Accounting scandals of the past have brought to light a number of companies with questionable accounting practices. Although the issue is not as prevalent as it was during the days of Enron, there are still companies that engage in aggressive accounting, pay out excessive compensation, and practice questionable self-dealing. footnoted.com, now a part of Morningstar, takes a closer look at companies’ financial statements and routine SEC filings to find this buried information so that investors can be well informed.
The articles featured at footnoted.com are all related to SEC filings. The easiest way to keep up with the latest articles is to scan the Web page’s feed. In addition, a search bar on the top right of the page allows users to search for companies in which they are specifically interested.
A quick search for Microsoft yielded 10 results written by footnoted.com dating back to 2008. As an example of the type of information provided by footnoted.com, when Microsoft CFO Chris Liddell left the company, an article dated February 2, 2010, named “Leaving Microsoft with a nice cushion…” stated that Microsoft announced that Liddell was “looking at a number of opportunities that will expand his career beyond being a CFO.” About a month later, footnoted.com reported that Liddell will become the new vice chairman and CFO of General Motors, with an increase in salary of 33% as well as other longer-term incentives. In addition, a separate article at footnoted.com reported that in a sub-footnote (a footnote to a footnote), Microsoft reported paying $4.1 million for relocation costs for a newly hired executive.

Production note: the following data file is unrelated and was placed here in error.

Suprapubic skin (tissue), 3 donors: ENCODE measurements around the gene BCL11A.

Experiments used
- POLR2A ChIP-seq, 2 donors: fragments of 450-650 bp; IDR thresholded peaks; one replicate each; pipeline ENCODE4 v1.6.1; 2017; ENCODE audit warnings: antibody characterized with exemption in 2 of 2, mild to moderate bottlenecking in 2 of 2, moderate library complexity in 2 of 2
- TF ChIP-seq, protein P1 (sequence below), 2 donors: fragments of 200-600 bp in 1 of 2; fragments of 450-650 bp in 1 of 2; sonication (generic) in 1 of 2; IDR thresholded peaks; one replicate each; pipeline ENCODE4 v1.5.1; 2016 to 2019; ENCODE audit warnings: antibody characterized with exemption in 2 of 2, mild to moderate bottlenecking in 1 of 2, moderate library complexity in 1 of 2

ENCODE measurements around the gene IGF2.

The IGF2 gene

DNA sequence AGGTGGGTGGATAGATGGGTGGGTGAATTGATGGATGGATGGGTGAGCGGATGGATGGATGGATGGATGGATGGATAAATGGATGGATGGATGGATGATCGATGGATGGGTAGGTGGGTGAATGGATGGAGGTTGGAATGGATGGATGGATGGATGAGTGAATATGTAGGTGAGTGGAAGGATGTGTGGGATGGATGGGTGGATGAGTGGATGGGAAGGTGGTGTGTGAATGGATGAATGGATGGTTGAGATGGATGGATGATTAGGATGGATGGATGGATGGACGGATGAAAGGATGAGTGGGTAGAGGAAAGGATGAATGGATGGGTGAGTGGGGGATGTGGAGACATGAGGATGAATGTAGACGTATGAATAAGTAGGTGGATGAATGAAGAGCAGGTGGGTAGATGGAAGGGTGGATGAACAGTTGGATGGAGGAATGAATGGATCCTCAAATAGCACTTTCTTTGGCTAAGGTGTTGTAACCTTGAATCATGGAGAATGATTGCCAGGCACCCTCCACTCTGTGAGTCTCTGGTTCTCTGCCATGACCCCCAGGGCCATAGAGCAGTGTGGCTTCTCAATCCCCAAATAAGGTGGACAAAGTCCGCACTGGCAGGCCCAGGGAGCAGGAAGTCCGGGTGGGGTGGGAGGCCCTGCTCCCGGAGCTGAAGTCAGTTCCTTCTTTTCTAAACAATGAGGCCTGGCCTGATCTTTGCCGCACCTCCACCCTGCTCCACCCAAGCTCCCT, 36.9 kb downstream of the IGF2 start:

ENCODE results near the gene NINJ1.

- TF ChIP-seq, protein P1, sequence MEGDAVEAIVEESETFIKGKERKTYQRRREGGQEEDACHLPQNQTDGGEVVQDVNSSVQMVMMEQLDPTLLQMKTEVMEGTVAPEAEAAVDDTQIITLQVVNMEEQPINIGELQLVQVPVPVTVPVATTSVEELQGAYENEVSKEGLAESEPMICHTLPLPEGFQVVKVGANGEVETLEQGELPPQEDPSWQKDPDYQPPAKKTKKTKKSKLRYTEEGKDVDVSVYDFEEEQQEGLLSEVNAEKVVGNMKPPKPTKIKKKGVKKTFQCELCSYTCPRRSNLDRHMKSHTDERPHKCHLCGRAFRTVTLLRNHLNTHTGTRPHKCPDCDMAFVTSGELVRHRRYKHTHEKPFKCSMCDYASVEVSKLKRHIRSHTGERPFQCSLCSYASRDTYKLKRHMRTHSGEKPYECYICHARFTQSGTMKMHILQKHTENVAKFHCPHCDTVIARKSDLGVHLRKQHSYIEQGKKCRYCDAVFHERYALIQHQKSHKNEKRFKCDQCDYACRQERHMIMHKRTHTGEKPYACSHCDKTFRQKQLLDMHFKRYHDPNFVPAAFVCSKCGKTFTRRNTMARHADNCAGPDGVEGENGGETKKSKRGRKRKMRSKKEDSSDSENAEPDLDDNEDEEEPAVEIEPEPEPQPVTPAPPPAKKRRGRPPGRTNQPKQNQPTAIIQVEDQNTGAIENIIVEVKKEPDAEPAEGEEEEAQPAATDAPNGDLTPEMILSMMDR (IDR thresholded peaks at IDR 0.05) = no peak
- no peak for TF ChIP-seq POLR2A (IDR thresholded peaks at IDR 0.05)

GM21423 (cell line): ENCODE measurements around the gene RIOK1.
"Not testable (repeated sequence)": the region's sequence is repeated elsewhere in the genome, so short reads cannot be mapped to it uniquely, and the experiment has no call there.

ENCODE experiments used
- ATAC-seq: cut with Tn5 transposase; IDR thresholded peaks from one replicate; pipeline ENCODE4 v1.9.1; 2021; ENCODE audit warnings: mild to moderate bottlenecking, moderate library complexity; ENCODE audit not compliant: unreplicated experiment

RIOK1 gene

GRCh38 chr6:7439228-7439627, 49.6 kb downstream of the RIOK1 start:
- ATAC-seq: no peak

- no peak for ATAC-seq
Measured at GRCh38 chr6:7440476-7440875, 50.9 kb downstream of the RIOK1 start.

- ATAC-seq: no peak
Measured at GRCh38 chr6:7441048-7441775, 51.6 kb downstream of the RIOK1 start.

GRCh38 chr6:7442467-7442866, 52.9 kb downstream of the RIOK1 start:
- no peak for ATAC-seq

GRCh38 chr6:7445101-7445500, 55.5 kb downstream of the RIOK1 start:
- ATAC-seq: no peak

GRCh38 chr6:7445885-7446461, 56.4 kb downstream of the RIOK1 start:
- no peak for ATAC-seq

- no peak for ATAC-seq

Although some investors may locate these footnotes on their own, most individuals would not read a 10-K, or any other SEC filing, that thoroughly, especially down to sub-footnotes. footnoted.com aims at providing investors with crucial information that might otherwise be missed.
footnoted.com also provides a Pro section. According to its website, FootnotedPro uses proprietary techniques to search for hidden opportunities and potential problems. Furthermore, FootnotedPro provides information that is actionable. Though the service may be valuable, the price at which it comes may be out of the range of most individual investors. The cost of FootnotedPro is $10,000 per year or $3,000 per quarter, but it does come with a 30-day evaluation period; during this evaluation period, you can cancel your subscription for a full refund.
Price: Free; $10,000 per year or $3,000 per quarter with a 30-day refund period for the Pro version